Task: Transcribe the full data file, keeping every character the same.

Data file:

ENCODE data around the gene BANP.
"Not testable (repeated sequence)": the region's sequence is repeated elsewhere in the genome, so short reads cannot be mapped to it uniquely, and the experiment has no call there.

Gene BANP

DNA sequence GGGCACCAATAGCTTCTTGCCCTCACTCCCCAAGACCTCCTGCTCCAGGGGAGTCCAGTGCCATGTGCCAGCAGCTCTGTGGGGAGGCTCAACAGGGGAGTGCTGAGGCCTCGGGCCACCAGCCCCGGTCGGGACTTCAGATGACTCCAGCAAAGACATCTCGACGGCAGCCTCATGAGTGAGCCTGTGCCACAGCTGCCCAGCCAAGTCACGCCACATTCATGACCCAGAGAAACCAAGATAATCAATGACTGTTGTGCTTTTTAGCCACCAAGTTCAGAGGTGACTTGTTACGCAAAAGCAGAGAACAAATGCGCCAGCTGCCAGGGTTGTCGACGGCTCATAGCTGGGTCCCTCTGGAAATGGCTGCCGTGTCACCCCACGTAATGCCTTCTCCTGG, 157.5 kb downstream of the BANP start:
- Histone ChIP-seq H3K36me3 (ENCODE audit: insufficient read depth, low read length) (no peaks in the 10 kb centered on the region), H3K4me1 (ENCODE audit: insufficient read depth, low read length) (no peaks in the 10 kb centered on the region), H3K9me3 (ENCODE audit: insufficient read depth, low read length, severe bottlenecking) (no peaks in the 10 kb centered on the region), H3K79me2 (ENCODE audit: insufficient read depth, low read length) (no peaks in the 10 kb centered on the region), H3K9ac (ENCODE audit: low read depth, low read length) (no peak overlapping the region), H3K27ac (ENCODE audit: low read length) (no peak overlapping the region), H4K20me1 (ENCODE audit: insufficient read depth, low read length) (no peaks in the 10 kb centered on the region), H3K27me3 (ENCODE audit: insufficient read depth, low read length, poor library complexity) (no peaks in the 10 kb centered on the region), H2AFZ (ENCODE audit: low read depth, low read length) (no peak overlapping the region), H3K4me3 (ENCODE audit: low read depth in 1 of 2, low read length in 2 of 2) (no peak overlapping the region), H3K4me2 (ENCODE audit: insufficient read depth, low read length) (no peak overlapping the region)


ENCODE data around the gene BANP.
"Not testable (repeated sequence)": the region's sequence is repeated elsewhere in the genome, so short reads cannot be mapped to it uniquely, and the experiment has no call there.

Gene BANP

DNA sequence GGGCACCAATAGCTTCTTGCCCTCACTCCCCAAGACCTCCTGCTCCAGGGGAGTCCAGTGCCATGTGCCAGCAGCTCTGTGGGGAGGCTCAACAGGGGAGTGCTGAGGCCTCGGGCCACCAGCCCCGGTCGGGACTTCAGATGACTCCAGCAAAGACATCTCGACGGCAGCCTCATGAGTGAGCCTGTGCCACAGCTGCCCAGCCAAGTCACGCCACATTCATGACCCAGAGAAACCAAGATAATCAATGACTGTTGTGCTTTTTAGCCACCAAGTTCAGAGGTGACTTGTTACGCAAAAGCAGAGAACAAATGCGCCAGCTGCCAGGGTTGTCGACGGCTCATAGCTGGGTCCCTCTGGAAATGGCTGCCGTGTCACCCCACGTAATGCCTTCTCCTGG, 157.5 kb downstream of the BANP start:
- Histone ChIP-seq H3K36me3 (ENCODE audit: insufficient read depth, low read length) (no peaks in the 10 kb centered on the region), H3K4me1 (ENCODE audit: insufficient read depth, low read length) (no peaks in the 10 kb centered on the region), H3K9me3 (ENCODE audit: insufficient read depth, low read length, severe bottlenecking) (no peaks in the 10 kb centered on the region), H3K79me2 (ENCODE audit: insufficient read depth, low read length) (no peaks in the 10 kb centered on the region), H3K9ac (ENCODE audit: low read depth, low read length) (no peak overlapping the region), H3K27ac (ENCODE audit: low read length) (no peak overlapping the region), H4K20me1 (ENCODE audit: insufficient read depth, low read length) (no peaks in the 10 kb centered on the region), H3K27me3 (ENCODE audit: insufficient read depth, low read length, poor library complexity) (no peaks in the 10 kb centered on the region), H2AFZ (ENCODE audit: low read depth, low read length) (no peak overlapping the region), H3K4me3 (ENCODE audit: low read depth in 1 of 2, low read length in 2 of 2) (no peak overlapping the region), H3K4me2 (ENCODE audit: insufficient read depth, low read length) (no peak overlapping the region)